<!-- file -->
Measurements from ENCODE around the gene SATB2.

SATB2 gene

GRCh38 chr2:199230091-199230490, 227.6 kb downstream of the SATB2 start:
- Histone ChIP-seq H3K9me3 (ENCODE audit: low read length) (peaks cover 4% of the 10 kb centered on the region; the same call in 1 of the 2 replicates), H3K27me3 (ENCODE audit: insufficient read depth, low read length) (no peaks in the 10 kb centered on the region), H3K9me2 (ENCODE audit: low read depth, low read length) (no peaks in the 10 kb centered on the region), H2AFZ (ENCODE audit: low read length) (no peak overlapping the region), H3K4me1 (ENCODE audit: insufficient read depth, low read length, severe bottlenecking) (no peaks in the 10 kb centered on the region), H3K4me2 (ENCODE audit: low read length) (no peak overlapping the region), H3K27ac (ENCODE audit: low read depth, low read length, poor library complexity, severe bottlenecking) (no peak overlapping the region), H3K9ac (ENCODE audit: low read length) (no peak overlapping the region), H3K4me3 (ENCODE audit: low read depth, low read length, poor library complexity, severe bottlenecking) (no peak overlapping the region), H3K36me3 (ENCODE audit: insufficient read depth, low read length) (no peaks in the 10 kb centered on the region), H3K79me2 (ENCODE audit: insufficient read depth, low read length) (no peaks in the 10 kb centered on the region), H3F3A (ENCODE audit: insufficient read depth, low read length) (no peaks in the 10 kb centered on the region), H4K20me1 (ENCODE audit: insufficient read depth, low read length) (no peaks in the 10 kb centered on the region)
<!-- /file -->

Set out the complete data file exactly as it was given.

Measurements from ENCODE around the gene SATB2.

SATB2 gene

GRCh38 chr2:199230091-199230490, 227.6 kb downstream of the SATB2 start:
- Histone ChIP-seq H3K9me3 (ENCODE audit: low read length) (peaks cover 4% of the 10 kb centered on the region; the same call in 1 of the 2 replicates), H3K27me3 (ENCODE audit: insufficient read depth, low read length) (no peaks in the 10 kb centered on the region), H3K9me2 (ENCODE audit: low read depth, low read length) (no peaks in the 10 kb centered on the region), H2AFZ (ENCODE audit: low read length) (no peak overlapping the region), H3K4me1 (ENCODE audit: insufficient read depth, low read length, severe bottlenecking) (no peaks in the 10 kb centered on the region), H3K4me2 (ENCODE audit: low read length) (no peak overlapping the region), H3K27ac (ENCODE audit: low read depth, low read length, poor library complexity, severe bottlenecking) (no peak overlapping the region), H3K9ac (ENCODE audit: low read length) (no peak overlapping the region), H3K4me3 (ENCODE audit: low read depth, low read length, poor library complexity, severe bottlenecking) (no peak overlapping the region), H3K36me3 (ENCODE audit: insufficient read depth, low read length) (no peaks in the 10 kb centered on the region), H3K79me2 (ENCODE audit: insufficient read depth, low read length) (no peaks in the 10 kb centered on the region), H3F3A (ENCODE audit: insufficient read depth, low read length) (no peaks in the 10 kb centered on the region), H4K20me1 (ENCODE audit: insufficient read depth, low read length) (no peaks in the 10 kb centered on the region)